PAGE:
An India-Pakistan match comes preloaded hype. Geographical proximity, past and present political situations, and a fierce on-field rivalry all combine to make it a fixture like no other.
India’s record against Pakistan in senior World Cup events – winning every head-to-head encounter in both the ODI and T20I World Cups – is still brought up ahead of every encounter between the side. Pakistan recently got one back, beating India in the Final of the 2017 ICC Champions Trophy. This is a dance that goes a long way back.
On Tuesday (30 January), the sides clash again. Things are a bit different this time though. It’s a Semi-Final clash in the 2018 ICC Under 19 Cricket World Cup, but as much as the hype attracts eyeballs, both sides are refusing to get drawn into the hullabaloo. India and Pakistan have not clashed in an U19 ODI in almost four years – their last clash came in the 2014 ICC U19 CWC – and none of the players who will contest the Semi-Final will have ever played against each other before. Simply put, for them it doesn’t come with any baggage – they are kids, playing a game of cricket.
They know it is supposed to be a special match – the talk surrounding the match is unavoidable – but this is their first experience of the rivalry. And, rightly, they are taking it as just another game.
“Our preparation and our planning doesn’t change at all,” said Rahul Dravid, the India legend and U19 coach. “We don’t approach this game any differently from how we would any other game, we still approach it to play good cricket, try and execute our skills and hopefully the result will fall our way. But from an experience perspective, I’m excited about it, the fact that, irrespective of the results, we get our Under 19 boys to understand what it’s like to play an India Pakistan game. At this level, all it is about is about experiences.”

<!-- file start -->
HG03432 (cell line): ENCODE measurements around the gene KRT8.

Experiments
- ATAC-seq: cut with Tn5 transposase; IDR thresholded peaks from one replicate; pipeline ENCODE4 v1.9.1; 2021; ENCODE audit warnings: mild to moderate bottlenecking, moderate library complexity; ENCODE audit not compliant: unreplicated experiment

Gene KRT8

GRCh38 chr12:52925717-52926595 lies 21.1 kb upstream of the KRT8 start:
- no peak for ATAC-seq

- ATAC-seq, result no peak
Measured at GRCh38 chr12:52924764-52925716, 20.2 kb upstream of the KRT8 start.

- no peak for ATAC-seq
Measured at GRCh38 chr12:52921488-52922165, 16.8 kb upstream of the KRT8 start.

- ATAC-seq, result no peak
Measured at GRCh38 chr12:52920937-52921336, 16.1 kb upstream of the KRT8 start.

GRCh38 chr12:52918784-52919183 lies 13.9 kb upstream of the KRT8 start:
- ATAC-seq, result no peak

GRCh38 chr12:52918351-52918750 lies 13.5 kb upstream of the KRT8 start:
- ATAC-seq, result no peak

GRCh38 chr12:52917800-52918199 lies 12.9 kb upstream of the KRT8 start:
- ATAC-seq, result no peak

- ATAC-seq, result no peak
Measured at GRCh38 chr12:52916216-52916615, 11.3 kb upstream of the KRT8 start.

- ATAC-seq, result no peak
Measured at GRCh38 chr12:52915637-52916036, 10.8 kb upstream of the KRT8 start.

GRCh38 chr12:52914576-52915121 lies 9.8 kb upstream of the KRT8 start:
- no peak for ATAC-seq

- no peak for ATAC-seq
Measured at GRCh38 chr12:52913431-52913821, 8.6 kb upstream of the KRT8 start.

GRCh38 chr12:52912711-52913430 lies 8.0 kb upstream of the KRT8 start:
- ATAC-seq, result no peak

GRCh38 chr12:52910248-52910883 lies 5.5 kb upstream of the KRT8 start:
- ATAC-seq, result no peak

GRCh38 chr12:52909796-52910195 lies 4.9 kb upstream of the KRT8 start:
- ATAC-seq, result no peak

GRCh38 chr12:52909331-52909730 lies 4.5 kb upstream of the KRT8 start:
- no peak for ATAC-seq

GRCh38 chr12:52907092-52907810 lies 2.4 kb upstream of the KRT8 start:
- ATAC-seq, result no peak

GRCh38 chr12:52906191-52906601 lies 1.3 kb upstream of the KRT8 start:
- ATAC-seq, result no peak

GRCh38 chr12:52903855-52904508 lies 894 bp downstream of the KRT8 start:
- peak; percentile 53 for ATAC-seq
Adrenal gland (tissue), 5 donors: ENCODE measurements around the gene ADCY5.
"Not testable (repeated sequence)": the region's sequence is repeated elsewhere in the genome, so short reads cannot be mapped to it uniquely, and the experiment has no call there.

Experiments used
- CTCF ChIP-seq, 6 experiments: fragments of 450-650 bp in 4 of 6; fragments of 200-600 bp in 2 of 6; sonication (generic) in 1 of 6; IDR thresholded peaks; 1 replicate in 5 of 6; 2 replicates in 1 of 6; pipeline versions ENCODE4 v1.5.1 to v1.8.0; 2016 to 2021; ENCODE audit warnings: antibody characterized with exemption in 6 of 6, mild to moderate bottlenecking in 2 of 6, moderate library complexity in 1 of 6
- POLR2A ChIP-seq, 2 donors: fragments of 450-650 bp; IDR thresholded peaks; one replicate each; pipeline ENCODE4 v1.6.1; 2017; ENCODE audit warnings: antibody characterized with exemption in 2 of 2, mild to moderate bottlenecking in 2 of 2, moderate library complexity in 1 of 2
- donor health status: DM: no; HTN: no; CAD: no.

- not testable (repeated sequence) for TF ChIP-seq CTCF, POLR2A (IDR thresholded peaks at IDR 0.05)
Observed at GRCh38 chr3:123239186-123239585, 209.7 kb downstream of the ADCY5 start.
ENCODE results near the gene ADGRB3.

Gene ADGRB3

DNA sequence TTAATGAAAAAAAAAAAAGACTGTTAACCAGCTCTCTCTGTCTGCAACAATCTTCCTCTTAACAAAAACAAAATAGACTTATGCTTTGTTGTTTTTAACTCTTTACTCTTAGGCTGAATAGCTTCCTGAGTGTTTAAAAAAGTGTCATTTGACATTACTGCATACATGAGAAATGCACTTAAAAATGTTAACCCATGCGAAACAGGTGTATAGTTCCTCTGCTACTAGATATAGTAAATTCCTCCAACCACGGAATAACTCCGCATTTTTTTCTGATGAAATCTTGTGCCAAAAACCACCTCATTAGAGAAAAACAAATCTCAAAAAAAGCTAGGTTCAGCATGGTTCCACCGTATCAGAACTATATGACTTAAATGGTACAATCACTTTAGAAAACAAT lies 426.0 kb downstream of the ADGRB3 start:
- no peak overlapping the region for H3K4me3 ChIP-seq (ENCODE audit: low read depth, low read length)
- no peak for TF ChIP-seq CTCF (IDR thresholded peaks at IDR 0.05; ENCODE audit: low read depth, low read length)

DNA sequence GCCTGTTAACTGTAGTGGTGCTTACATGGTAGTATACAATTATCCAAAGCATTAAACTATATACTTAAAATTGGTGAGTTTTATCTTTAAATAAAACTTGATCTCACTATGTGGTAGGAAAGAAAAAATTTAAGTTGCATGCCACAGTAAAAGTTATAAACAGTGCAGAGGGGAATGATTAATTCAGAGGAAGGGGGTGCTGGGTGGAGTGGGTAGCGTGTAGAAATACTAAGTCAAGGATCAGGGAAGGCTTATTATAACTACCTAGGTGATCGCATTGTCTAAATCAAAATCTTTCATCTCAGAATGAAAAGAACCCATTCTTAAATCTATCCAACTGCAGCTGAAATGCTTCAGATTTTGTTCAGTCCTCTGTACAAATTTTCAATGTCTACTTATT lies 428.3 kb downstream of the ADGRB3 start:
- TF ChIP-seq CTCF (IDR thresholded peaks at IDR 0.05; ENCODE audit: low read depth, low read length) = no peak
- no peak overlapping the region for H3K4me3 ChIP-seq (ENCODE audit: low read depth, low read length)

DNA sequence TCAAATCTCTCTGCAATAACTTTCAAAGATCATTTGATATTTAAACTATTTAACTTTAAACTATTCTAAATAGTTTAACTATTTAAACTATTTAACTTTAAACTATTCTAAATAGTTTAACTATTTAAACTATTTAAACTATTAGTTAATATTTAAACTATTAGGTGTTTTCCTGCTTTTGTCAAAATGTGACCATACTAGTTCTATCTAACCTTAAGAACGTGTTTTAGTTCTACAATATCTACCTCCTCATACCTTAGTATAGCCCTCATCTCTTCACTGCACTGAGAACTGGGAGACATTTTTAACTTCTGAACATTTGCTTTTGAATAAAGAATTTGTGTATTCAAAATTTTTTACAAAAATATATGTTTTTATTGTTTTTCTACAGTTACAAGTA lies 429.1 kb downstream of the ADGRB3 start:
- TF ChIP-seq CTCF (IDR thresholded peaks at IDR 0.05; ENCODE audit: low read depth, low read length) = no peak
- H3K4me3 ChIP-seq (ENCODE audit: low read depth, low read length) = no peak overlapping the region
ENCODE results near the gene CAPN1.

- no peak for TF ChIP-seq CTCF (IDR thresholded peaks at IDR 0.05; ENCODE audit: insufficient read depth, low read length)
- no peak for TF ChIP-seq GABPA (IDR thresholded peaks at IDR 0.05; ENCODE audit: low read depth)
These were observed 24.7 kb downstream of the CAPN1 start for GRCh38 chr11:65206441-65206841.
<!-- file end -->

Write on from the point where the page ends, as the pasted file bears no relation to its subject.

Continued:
Dravid, of course, knows all about facing Pakistan. He has seen and done it all during his legendary 16-year career as India’s batting rock. The rivalry, or the hype surrounding it rather, only gets worse when the stakes are higher, and he believes the U19 World Cup is as good a time as any for the players to get a taste of it.
“We talk about this level and Under 19 cricket being about learning and experiences and experiencing different things, whether it’s conditions, whether it’s playing in an ICC tournament,” he said. “It’s great that we’ve been able to, in a way, set up to have an India-Pakistan game as well. There is a different buzz about it in the sense that we know that the game is followed probably a little bit more closely than some of the other games we have. For the last couple of years, we haven’t played Pakistan at this level, so it’s really nice for our boys to have that experience of actually playing against Pakistan.”
Dravid can’t help looking back at his own experiences playing Pakistan though – there were fond memories, and despite what the hype sometimes portrays, there were good friendships across the border.
“Every game was important, but it’s just that you knew it was one of the most followed games in the world,” explained Dravid. “For people it meant a lot more. As players, it doesn’t really change things, it doesn’t change how you practice and prepare. From my perspective, I really enjoyed playing Pakistan, they had a really good team in my time and had some great cricketers. It was always a privilege to play against them. We got on quite well with a lot of the Pakistani boys. It was always great to play them, we won sometimes, we lost sometimes, but we always came away with great experiences.”
As far as the Semi-Final is concerned, Dravid expects Pakistan to give his boys a tough time in the middle, their bowlers in particular.
“They bowled very well in this tournament, there strength is their bowling and they’ve shown that,” he said. “We’ve batted well in this tournament so it’s going to be a good contest and we’re looking forward to it, looking forward to competing against a good bowling attack. I thought the Bangladeshi attack was really disciplined, Australia had a couple of decent quicks, so we’ve played some good bowlers in this tournament. But we do recognise that this Pakistani bowling attack is a good one, we respect that, and hopefully we’ll be well prepared and we’ll execute our skills well tomorrow.”
How the latest clash goes remains to be seen, but one thing is for certain – both sets of players will come away with their experiences enhanced, irrespective of the result.